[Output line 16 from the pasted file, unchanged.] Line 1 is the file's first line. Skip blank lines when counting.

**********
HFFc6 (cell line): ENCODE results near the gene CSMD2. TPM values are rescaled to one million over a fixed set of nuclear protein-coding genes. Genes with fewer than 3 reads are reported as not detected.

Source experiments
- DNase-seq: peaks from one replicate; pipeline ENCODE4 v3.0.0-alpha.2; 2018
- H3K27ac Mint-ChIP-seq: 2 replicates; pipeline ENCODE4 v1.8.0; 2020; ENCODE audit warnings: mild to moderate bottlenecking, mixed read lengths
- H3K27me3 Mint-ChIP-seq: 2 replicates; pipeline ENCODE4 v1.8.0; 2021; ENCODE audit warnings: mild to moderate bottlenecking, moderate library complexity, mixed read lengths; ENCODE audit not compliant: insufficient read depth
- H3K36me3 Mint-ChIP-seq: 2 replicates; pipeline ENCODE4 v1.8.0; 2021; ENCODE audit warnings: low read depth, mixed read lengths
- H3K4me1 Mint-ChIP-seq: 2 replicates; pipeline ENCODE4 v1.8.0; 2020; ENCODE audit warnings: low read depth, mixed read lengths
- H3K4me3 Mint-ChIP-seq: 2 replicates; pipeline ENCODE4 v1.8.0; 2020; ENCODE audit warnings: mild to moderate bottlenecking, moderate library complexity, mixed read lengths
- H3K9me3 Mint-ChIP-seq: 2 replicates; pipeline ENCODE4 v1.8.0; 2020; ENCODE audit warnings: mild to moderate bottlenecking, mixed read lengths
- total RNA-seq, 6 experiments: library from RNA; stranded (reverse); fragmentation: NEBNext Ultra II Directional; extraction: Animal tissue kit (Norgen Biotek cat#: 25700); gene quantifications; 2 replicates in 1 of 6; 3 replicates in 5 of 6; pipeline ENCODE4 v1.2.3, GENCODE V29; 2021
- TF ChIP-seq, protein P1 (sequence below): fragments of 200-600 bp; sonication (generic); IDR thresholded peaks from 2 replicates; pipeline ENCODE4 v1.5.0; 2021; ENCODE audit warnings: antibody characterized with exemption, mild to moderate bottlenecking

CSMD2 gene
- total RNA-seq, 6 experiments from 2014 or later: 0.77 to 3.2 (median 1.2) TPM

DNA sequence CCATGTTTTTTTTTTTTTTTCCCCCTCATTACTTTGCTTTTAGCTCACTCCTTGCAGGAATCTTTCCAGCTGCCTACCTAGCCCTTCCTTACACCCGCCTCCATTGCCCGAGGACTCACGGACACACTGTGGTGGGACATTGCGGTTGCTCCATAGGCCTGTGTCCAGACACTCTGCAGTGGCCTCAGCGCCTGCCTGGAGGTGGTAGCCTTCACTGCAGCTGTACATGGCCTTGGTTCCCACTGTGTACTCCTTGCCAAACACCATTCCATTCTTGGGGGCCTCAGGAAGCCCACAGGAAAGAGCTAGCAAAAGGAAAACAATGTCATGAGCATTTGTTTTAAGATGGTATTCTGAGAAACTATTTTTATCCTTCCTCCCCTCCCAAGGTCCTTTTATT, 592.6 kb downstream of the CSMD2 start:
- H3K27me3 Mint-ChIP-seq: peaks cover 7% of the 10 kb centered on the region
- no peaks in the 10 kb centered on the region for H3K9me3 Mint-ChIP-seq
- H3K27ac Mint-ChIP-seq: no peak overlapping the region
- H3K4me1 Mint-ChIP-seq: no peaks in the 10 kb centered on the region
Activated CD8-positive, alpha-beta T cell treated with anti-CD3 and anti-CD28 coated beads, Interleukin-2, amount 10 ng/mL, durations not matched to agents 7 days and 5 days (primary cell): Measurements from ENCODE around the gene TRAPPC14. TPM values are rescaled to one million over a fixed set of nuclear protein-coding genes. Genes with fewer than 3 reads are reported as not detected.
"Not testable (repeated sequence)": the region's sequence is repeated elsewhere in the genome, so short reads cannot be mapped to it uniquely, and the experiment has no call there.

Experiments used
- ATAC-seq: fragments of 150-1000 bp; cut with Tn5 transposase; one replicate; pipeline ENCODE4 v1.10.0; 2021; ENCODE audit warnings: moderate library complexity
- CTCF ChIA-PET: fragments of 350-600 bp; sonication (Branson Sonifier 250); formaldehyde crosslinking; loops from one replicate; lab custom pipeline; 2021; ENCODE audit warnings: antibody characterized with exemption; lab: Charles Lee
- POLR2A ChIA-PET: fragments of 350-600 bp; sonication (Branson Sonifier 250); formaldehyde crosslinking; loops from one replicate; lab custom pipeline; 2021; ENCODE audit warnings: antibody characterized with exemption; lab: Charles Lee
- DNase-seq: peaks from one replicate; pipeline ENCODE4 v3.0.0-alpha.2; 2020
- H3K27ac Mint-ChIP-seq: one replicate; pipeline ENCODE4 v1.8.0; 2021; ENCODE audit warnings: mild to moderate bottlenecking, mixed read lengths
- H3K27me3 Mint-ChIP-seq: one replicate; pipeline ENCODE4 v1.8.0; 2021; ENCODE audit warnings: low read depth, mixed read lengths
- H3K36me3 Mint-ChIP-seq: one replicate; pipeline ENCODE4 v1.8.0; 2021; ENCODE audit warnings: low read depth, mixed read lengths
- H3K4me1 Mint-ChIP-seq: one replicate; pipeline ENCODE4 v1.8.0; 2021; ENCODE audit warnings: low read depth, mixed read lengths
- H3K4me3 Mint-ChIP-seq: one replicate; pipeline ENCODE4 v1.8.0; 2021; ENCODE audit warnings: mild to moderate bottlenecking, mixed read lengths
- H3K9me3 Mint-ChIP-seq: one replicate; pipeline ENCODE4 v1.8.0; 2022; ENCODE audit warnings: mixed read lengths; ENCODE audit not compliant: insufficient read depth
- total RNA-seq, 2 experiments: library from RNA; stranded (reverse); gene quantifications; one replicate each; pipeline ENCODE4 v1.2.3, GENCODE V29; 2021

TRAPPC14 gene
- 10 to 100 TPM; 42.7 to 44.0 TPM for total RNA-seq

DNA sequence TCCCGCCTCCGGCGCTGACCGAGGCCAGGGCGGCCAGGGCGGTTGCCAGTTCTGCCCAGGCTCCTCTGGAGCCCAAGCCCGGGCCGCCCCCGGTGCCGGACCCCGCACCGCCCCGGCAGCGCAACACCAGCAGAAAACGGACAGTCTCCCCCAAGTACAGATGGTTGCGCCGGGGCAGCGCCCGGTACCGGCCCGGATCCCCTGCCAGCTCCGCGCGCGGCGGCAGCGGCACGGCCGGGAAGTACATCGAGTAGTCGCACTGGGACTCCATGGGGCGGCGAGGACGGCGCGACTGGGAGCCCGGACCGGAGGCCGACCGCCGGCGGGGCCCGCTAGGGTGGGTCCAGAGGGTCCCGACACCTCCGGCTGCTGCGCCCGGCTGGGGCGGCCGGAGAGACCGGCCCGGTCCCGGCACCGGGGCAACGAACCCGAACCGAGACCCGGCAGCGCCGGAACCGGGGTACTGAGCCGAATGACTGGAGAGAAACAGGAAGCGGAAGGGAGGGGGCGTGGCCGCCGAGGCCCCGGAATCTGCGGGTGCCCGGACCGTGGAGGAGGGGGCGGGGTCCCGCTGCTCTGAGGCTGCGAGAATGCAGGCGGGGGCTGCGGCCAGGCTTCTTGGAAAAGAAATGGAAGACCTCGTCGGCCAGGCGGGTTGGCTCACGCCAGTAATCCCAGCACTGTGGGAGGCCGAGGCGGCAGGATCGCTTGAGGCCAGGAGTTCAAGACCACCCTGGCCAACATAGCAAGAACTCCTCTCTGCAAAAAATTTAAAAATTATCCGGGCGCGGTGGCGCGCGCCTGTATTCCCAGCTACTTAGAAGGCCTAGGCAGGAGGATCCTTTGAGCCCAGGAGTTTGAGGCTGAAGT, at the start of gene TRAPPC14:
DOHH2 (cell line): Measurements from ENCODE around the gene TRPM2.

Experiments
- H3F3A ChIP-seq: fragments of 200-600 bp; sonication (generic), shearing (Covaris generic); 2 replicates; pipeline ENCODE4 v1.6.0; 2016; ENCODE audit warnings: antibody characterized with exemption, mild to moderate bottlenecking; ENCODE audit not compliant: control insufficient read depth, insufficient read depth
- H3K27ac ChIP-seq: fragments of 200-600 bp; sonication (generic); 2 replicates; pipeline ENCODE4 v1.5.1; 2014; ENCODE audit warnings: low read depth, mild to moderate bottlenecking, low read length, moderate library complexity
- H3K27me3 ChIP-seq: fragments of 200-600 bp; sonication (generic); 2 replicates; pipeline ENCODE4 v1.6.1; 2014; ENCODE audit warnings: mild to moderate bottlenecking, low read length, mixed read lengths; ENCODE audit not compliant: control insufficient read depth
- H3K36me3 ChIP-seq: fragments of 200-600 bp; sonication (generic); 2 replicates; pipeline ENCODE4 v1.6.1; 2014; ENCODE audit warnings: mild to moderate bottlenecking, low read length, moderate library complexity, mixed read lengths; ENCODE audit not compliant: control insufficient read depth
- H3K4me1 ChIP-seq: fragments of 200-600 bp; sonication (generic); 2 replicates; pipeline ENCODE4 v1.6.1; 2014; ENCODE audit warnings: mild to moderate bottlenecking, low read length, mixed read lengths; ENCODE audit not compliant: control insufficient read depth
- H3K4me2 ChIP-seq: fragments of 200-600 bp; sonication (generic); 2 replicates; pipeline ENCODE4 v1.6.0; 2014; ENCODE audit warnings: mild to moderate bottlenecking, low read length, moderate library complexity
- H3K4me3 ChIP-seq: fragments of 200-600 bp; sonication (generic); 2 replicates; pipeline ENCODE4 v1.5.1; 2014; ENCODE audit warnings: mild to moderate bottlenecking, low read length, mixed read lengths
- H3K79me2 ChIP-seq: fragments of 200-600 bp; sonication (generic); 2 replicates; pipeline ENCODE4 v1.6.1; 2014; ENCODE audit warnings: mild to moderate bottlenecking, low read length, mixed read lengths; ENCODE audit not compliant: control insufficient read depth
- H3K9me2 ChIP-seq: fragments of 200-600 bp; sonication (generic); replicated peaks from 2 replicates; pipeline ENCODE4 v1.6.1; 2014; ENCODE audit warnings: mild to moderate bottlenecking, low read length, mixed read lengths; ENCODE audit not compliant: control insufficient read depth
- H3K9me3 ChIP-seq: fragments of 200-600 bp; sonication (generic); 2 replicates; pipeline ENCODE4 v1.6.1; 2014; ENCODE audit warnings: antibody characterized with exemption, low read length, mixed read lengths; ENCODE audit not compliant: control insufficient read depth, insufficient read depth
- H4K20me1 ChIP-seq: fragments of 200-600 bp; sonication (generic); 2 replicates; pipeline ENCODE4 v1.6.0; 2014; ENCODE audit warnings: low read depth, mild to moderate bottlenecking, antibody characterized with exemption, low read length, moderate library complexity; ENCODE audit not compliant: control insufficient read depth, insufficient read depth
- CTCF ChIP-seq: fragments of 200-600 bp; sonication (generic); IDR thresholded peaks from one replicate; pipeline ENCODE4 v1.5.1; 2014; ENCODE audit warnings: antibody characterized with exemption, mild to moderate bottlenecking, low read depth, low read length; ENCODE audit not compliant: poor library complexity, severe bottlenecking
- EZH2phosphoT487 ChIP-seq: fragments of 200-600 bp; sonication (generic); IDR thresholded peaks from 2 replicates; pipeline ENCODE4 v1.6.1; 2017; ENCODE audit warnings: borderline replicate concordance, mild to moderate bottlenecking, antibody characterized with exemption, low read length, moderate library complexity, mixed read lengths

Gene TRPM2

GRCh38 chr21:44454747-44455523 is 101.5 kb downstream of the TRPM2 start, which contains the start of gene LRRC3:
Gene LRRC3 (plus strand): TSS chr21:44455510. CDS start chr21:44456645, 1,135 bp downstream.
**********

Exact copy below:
- no peaks in the 10 kb centered on the region for H3K9me3 Mint-ChIP-seq